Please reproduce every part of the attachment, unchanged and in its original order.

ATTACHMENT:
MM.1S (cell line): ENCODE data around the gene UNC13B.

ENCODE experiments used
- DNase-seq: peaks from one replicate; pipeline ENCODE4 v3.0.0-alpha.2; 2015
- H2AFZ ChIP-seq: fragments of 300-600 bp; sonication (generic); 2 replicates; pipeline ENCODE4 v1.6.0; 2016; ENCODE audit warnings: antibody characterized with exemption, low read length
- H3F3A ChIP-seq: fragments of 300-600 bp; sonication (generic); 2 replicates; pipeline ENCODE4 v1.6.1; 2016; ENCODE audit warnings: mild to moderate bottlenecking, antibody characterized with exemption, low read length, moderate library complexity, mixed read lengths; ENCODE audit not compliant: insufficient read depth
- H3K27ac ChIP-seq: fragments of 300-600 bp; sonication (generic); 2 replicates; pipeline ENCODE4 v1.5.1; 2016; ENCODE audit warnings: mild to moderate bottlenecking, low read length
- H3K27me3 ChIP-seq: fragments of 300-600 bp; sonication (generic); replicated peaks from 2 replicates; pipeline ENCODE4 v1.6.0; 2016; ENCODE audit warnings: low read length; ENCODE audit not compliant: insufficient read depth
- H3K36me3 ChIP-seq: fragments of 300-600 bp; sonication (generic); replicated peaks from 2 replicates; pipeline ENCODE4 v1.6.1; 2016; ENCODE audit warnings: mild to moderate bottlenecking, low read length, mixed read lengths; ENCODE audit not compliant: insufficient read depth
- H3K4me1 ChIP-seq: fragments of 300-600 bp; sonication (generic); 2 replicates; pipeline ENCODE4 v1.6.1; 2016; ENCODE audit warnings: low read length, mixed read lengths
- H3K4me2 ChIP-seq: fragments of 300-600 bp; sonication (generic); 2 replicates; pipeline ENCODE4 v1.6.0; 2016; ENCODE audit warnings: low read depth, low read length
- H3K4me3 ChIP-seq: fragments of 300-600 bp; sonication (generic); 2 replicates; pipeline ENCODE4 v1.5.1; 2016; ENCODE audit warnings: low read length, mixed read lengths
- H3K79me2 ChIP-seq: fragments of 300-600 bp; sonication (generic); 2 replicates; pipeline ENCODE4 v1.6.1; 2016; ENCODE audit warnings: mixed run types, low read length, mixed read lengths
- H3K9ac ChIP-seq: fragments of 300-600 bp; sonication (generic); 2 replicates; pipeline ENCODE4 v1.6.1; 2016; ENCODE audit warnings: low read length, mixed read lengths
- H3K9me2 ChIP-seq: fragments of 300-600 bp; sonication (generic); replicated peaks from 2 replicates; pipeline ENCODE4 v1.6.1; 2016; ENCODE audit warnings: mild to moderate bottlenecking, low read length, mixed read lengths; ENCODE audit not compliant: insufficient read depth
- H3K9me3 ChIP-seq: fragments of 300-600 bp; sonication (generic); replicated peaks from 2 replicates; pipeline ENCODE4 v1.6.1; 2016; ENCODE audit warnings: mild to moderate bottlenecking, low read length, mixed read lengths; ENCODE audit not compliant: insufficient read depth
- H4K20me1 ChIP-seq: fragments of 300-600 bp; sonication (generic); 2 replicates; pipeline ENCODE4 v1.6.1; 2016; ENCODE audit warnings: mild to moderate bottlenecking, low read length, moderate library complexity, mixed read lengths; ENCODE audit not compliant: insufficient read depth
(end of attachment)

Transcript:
MM.1S (cell line): ENCODE data around the gene UNC13B.

ENCODE experiments used
- DNase-seq: peaks from one replicate; pipeline ENCODE4 v3.0.0-alpha.2; 2015
- H2AFZ ChIP-seq: fragments of 300-600 bp; sonication (generic); 2 replicates; pipeline ENCODE4 v1.6.0; 2016; ENCODE audit warnings: antibody characterized with exemption, low read length
- H3F3A ChIP-seq: fragments of 300-600 bp; sonication (generic); 2 replicates; pipeline ENCODE4 v1.6.1; 2016; ENCODE audit warnings: mild to moderate bottlenecking, antibody characterized with exemption, low read length, moderate library complexity, mixed read lengths; ENCODE audit not compliant: insufficient read depth
- H3K27ac ChIP-seq: fragments of 300-600 bp; sonication (generic); 2 replicates; pipeline ENCODE4 v1.5.1; 2016; ENCODE audit warnings: mild to moderate bottlenecking, low read length
- H3K27me3 ChIP-seq: fragments of 300-600 bp; sonication (generic); replicated peaks from 2 replicates; pipeline ENCODE4 v1.6.0; 2016; ENCODE audit warnings: low read length; ENCODE audit not compliant: insufficient read depth
- H3K36me3 ChIP-seq: fragments of 300-600 bp; sonication (generic); replicated peaks from 2 replicates; pipeline ENCODE4 v1.6.1; 2016; ENCODE audit warnings: mild to moderate bottlenecking, low read length, mixed read lengths; ENCODE audit not compliant: insufficient read depth
- H3K4me1 ChIP-seq: fragments of 300-600 bp; sonication (generic); 2 replicates; pipeline ENCODE4 v1.6.1; 2016; ENCODE audit warnings: low read length, mixed read lengths
- H3K4me2 ChIP-seq: fragments of 300-600 bp; sonication (generic); 2 replicates; pipeline ENCODE4 v1.6.0; 2016; ENCODE audit warnings: low read depth, low read length
- H3K4me3 ChIP-seq: fragments of 300-600 bp; sonication (generic); 2 replicates; pipeline ENCODE4 v1.5.1; 2016; ENCODE audit warnings: low read length, mixed read lengths
- H3K79me2 ChIP-seq: fragments of 300-600 bp; sonication (generic); 2 replicates; pipeline ENCODE4 v1.6.1; 2016; ENCODE audit warnings: mixed run types, low read length, mixed read lengths
- H3K9ac ChIP-seq: fragments of 300-600 bp; sonication (generic); 2 replicates; pipeline ENCODE4 v1.6.1; 2016; ENCODE audit warnings: low read length, mixed read lengths
- H3K9me2 ChIP-seq: fragments of 300-600 bp; sonication (generic); replicated peaks from 2 replicates; pipeline ENCODE4 v1.6.1; 2016; ENCODE audit warnings: mild to moderate bottlenecking, low read length, mixed read lengths; ENCODE audit not compliant: insufficient read depth
- H3K9me3 ChIP-seq: fragments of 300-600 bp; sonication (generic); replicated peaks from 2 replicates; pipeline ENCODE4 v1.6.1; 2016; ENCODE audit warnings: mild to moderate bottlenecking, low read length, mixed read lengths; ENCODE audit not compliant: insufficient read depth
- H4K20me1 ChIP-seq: fragments of 300-600 bp; sonication (generic); 2 replicates; pipeline ENCODE4 v1.6.1; 2016; ENCODE audit warnings: mild to moderate bottlenecking, low read length, moderate library complexity, mixed read lengths; ENCODE audit not compliant: insufficient read depth